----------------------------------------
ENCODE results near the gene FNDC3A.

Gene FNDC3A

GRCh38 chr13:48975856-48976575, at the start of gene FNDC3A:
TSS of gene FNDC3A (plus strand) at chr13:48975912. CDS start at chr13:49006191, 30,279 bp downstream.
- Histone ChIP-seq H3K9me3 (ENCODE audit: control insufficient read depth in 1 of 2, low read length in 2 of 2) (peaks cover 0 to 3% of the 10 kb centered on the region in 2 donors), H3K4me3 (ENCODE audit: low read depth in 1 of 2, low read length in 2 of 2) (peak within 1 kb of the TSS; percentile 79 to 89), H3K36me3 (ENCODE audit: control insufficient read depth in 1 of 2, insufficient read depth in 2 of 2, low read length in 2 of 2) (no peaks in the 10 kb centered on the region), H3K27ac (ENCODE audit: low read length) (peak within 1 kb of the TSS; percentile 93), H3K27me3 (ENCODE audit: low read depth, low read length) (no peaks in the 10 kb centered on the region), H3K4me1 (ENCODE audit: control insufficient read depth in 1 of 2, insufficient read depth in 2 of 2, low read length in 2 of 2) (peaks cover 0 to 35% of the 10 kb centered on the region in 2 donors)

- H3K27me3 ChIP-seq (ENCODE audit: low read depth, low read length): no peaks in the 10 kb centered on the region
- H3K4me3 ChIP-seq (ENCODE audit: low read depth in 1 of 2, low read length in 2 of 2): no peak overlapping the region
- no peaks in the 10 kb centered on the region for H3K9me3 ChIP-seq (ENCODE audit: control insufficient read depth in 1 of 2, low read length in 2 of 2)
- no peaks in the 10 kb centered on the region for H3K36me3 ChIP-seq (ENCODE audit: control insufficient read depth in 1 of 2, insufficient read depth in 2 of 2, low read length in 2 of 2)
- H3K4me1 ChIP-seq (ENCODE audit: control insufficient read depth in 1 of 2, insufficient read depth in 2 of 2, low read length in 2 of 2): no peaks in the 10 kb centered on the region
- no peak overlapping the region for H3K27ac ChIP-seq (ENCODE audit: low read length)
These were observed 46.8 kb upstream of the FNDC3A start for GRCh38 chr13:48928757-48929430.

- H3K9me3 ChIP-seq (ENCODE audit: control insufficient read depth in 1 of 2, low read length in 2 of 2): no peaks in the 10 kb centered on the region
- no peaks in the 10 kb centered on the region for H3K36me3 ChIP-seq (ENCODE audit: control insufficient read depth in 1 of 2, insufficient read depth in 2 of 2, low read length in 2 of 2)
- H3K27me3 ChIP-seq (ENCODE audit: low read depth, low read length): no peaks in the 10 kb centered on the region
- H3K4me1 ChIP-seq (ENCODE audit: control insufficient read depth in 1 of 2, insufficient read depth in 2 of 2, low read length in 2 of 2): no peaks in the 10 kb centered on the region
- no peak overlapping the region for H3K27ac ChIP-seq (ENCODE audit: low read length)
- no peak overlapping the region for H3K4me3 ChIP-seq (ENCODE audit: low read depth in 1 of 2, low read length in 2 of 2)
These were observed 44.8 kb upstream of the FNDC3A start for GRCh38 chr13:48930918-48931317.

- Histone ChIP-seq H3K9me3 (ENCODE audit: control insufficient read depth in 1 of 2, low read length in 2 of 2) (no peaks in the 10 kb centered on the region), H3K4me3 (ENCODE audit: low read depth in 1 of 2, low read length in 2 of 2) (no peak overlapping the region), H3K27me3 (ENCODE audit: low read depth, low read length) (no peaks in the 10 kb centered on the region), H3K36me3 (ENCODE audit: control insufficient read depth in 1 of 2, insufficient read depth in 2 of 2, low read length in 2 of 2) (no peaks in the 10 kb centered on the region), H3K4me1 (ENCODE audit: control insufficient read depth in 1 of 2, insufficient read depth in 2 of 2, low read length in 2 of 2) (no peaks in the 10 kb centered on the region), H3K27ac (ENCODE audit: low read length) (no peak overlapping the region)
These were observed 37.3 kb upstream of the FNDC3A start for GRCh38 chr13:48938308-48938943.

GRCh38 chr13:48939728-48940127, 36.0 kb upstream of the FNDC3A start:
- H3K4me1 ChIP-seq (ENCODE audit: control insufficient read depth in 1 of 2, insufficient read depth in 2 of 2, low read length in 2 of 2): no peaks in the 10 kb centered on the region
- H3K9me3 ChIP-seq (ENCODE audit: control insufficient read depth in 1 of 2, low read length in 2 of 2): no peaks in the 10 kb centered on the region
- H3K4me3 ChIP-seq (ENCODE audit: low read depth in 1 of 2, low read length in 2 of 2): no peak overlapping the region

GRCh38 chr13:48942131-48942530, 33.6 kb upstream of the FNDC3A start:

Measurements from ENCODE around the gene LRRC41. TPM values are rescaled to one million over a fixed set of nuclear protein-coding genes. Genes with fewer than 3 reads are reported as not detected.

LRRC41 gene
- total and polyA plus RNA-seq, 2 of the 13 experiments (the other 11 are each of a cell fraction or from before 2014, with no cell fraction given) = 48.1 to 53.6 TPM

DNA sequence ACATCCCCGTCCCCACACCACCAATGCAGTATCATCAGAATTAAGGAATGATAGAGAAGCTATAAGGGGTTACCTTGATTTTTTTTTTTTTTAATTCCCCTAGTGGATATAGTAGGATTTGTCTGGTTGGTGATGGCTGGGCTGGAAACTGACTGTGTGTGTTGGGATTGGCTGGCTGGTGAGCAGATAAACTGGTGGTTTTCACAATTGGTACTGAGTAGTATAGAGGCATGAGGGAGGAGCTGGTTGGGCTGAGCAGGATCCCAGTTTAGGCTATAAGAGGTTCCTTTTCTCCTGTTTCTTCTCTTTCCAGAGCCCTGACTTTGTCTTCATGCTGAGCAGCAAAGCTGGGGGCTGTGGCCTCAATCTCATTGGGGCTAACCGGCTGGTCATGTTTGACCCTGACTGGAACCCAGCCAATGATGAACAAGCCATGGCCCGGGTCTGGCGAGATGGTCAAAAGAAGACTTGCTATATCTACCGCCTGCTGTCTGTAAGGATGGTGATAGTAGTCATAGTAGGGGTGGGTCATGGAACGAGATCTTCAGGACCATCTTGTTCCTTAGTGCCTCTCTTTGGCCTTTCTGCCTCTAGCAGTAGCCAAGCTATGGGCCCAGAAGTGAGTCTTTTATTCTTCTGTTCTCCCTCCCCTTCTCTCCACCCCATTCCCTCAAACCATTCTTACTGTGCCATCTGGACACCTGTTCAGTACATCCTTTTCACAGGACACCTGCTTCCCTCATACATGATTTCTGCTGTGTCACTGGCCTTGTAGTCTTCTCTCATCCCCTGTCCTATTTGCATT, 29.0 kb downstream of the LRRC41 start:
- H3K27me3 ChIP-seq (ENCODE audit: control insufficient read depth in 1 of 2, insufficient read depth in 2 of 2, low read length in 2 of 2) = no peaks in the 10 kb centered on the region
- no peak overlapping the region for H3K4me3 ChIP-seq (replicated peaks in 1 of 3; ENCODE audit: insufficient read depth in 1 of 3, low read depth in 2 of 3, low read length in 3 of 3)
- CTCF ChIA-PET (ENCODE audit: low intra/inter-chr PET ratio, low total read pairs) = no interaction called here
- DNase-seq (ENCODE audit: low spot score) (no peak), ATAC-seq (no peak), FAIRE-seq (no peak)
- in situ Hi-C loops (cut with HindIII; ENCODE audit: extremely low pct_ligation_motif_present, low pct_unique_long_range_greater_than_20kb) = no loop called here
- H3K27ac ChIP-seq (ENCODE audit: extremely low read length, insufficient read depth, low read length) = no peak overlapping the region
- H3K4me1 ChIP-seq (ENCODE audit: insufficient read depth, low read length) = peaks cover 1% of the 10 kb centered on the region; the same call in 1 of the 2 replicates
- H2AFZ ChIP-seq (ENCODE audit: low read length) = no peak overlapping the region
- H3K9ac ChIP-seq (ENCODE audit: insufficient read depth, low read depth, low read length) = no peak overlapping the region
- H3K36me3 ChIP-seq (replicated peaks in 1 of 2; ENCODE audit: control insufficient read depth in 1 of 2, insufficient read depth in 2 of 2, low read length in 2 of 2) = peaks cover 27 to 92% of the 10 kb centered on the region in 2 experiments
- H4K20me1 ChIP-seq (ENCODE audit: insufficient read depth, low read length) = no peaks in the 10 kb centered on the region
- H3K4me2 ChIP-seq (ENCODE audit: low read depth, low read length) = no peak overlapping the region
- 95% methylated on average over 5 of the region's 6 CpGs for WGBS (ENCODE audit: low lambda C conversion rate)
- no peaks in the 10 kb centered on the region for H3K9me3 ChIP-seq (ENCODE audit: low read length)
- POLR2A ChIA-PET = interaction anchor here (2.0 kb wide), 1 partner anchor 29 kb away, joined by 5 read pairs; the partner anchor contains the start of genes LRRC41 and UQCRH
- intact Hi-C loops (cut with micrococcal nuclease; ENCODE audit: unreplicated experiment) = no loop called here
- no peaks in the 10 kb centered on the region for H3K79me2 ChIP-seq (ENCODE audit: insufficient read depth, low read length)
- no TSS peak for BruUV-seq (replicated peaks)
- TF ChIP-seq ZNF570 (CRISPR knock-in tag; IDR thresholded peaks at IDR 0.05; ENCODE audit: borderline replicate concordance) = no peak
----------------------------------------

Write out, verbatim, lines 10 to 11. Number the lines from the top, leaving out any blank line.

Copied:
- H3K4me1 ChIP-seq (ENCODE audit: control insufficient read depth in 1 of 2, insufficient read depth in 2 of 2, low read length in 2 of 2): no peaks in the 10 kb centered on the region
- no peak overlapping the region for H3K27ac ChIP-seq (ENCODE audit: low read length)